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As I already shared in this question, I have submitted a paper in January of the last year to a high-rank journal and the decision was "reject and resubmit". I worked very, very hard and prepared a significantly improved revised version of the manuscript with a near 50 pages response letter to the reviewers.

Unfortunately, the policy at my university is that the advisor must be the corresponding author. Two other students of my advisor--which I don't know personally--submitted a paper to the same journal a short time after the decision of my manuscript. After less than a week, the journal sent a letter to my advisor, which is also the corresponding author of their manuscript, that their paper didn't pass the plagiarism check. By my investigation, I found out that they copy-pasted some parts of their introductory paragraphs from other papers. My advisor sent a letter to EIC telling him that this problem was due to not having a plagiarism checker software. He is the second author in my paper and third author in the other paper and corresponding author for both.

I have now waited a long time for the decision of my manuscript. One of the professors of my university told me yesterday that they may not have sent the paper out to reviewers and might make you wait for a long long time. Then, if you mail them, they will reject your paper. It is a punishment for your advisor. Otherwise, they will make you wait for 12 to 15 months just for punishment and then reject it without review .

It was a nightmare for me as I am under immense pressure for my job and my graduation. I agree that my advisor is an irresponsible and ignorant person. But I didn't do anything wrong. Just very very hard honest work.

Can they delay the decision of a submitted manuscript of someone that already sent a paper which didn't pass the plagiarism check? Is there any such policiy or behavior in journals? What should I do?

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    Wait. You wrote a 50 page response to the reviewers? How long is the paper itself? Commented Jan 10, 2019 at 10:46
  • @It is 14 pages although highly compressed.
    – user85361
    Commented Jan 10, 2019 at 12:17

2 Answers 2

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I know of no such policy - but editors are humans, too. On the other hand, an editor has to deal iwth hunderts of submissions per year. Plagiarism check is usually done automatically. At least I would not have the mental capabilities for remebering those issues and playing such games. But you never know.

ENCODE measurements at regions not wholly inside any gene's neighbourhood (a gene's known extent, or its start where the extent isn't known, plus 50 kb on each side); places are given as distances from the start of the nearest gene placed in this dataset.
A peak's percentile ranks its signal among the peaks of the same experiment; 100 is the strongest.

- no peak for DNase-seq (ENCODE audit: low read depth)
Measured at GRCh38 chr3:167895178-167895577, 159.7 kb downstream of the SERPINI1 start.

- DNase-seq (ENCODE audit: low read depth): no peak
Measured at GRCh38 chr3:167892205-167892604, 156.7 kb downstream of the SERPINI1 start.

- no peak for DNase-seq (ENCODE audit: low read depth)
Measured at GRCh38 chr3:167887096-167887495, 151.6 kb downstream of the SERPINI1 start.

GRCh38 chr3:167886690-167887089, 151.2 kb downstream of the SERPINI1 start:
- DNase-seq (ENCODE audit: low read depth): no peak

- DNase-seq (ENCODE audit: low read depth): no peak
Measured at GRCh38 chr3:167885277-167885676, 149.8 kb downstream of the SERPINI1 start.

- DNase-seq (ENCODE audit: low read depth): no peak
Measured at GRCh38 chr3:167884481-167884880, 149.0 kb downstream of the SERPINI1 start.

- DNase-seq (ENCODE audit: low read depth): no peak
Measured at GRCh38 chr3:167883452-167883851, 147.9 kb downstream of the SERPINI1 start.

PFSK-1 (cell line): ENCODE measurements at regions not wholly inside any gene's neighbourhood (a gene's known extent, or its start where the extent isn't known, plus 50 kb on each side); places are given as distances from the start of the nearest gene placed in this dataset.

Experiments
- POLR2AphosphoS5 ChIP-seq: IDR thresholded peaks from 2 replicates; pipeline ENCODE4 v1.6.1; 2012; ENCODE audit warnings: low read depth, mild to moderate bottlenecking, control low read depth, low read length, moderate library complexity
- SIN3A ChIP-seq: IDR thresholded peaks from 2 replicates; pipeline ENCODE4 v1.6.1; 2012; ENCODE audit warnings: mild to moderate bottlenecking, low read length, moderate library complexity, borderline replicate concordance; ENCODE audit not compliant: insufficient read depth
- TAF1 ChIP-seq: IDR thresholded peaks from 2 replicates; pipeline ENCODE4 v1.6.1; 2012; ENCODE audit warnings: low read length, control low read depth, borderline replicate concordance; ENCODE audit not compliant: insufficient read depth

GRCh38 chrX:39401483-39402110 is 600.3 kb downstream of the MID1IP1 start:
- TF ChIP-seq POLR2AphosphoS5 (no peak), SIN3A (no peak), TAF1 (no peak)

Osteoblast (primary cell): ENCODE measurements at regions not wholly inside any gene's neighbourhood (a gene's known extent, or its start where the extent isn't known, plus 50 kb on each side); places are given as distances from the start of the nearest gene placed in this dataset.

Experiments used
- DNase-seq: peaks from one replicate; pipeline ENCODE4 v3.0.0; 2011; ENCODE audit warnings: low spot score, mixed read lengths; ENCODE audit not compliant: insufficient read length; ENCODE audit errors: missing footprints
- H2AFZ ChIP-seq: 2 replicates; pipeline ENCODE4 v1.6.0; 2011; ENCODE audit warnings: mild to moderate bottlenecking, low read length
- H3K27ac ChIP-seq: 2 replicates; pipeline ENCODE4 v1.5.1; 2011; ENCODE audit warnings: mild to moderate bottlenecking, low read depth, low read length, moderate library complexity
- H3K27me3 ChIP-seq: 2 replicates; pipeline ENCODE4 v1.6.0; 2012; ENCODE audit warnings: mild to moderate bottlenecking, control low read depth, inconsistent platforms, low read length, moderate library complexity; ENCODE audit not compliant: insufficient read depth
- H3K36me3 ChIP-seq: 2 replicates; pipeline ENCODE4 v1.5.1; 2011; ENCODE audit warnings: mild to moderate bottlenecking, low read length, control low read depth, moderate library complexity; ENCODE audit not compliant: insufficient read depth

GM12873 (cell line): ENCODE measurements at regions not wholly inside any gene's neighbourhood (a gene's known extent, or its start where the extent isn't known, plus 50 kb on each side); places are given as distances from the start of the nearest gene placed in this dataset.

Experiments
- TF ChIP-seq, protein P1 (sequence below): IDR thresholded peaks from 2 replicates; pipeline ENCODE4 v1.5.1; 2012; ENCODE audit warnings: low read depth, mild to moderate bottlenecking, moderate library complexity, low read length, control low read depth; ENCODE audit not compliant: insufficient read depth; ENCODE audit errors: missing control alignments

Rejecting a paper without review after a year of letting it sit and then returning it without review would be malpractice and a reason to complain about the editor behaviour.

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    "Rejecting a paper without review" is not malpractice and called "desk rejection". "Rejecting a paper after a year of letting it sit and then returning it without review" is malpractice. Please fix. Commented Jan 10, 2019 at 10:42
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    @CaptainEmacs yes, I fully agree! I tought the context narrowed down the answer but you are right, a clarification helps.
    – OBu
    Commented Jan 10, 2019 at 10:49
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The people who run good journals are (i) professionals, (ii) people. From the first follows that it's not professional or appropriate to sit on a paper for a year without sending it out to reviewers or making a decision as punishment. That's just not ethical. From the second it follows that the editor is probably not going to bend over backward to ensure the paper gets dealt with today instead of tomorrow. In any case, your characterization of editors as these kinds of vindictive monsters out to get you is incorrect -- that's not the kind of person who would be appointed as an editor.

Either way, there is nothing wrong with writing an email to the editor and asking what the status of a paper is. That happens every day, and it's part of the job of an editor to deal with this in a professional manner. So go ahead.

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